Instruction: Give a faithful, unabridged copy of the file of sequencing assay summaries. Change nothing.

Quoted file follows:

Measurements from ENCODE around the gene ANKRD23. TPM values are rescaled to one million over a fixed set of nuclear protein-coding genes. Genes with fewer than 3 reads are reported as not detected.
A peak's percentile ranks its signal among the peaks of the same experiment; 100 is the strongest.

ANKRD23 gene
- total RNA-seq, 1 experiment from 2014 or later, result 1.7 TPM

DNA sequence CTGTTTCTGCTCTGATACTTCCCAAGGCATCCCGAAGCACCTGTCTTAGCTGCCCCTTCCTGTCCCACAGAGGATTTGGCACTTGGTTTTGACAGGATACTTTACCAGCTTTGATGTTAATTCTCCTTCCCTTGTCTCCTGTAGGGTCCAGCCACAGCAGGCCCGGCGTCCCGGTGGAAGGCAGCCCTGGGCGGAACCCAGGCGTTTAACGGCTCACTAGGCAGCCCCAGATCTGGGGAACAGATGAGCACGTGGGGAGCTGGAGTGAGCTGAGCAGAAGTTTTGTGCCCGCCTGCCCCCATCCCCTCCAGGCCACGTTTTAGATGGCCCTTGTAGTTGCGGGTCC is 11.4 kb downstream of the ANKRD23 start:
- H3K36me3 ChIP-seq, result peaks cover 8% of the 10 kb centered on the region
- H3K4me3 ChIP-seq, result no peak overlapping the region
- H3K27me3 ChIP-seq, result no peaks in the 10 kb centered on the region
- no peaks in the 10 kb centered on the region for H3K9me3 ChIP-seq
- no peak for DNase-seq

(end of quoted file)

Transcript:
Measurements from ENCODE around the gene ANKRD23. TPM values are rescaled to one million over a fixed set of nuclear protein-coding genes. Genes with fewer than 3 reads are reported as not detected.
A peak's percentile ranks its signal among the peaks of the same experiment; 100 is the strongest.

ANKRD23 gene
- total RNA-seq, 1 experiment from 2014 or later, result 1.7 TPM

DNA sequence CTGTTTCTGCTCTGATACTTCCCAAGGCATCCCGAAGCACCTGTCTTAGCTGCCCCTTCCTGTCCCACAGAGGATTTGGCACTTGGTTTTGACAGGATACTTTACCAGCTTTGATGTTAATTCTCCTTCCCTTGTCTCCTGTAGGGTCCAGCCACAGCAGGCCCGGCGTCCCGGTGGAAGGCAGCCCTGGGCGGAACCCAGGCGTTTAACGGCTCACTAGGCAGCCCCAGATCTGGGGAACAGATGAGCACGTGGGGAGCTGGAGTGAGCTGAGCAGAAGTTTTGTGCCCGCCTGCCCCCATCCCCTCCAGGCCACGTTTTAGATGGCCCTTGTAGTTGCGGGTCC is 11.4 kb downstream of the ANKRD23 start:
- H3K36me3 ChIP-seq, result peaks cover 8% of the 10 kb centered on the region
- H3K4me3 ChIP-seq, result no peak overlapping the region
- H3K27me3 ChIP-seq, result no peaks in the 10 kb centered on the region
- no peaks in the 10 kb centered on the region for H3K9me3 ChIP-seq
- no peak for DNase-seq